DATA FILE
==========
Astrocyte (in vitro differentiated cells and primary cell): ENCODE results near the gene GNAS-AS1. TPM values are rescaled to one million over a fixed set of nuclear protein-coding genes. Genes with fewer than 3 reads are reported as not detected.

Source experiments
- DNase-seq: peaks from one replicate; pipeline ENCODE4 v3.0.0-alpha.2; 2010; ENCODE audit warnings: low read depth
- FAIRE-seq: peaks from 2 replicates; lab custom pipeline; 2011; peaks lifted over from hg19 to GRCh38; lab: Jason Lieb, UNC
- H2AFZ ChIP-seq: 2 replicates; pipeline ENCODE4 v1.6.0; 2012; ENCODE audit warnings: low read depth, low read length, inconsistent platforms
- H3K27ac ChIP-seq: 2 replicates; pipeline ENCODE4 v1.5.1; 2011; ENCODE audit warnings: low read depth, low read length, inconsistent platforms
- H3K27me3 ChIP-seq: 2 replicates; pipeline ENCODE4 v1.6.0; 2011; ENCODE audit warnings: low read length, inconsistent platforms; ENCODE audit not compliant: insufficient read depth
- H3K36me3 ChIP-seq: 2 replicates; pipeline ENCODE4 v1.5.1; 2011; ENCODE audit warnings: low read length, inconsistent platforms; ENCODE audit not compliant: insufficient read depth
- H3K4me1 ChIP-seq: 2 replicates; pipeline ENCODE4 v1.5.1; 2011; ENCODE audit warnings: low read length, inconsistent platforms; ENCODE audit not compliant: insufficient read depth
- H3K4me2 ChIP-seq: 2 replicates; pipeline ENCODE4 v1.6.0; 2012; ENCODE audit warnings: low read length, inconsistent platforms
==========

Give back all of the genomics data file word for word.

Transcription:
Astrocyte (in vitro differentiated cells and primary cell): ENCODE results near the gene GNAS-AS1. TPM values are rescaled to one million over a fixed set of nuclear protein-coding genes. Genes with fewer than 3 reads are reported as not detected.

Source experiments
- DNase-seq: peaks from one replicate; pipeline ENCODE4 v3.0.0-alpha.2; 2010; ENCODE audit warnings: low read depth
- FAIRE-seq: peaks from 2 replicates; lab custom pipeline; 2011; peaks lifted over from hg19 to GRCh38; lab: Jason Lieb, UNC
- H2AFZ ChIP-seq: 2 replicates; pipeline ENCODE4 v1.6.0; 2012; ENCODE audit warnings: low read depth, low read length, inconsistent platforms
- H3K27ac ChIP-seq: 2 replicates; pipeline ENCODE4 v1.5.1; 2011; ENCODE audit warnings: low read depth, low read length, inconsistent platforms
- H3K27me3 ChIP-seq: 2 replicates; pipeline ENCODE4 v1.6.0; 2011; ENCODE audit warnings: low read length, inconsistent platforms; ENCODE audit not compliant: insufficient read depth
- H3K36me3 ChIP-seq: 2 replicates; pipeline ENCODE4 v1.5.1; 2011; ENCODE audit warnings: low read length, inconsistent platforms; ENCODE audit not compliant: insufficient read depth
- H3K4me1 ChIP-seq: 2 replicates; pipeline ENCODE4 v1.5.1; 2011; ENCODE audit warnings: low read length, inconsistent platforms; ENCODE audit not compliant: insufficient read depth
- H3K4me2 ChIP-seq: 2 replicates; pipeline ENCODE4 v1.6.0; 2012; ENCODE audit warnings: low read length, inconsistent platforms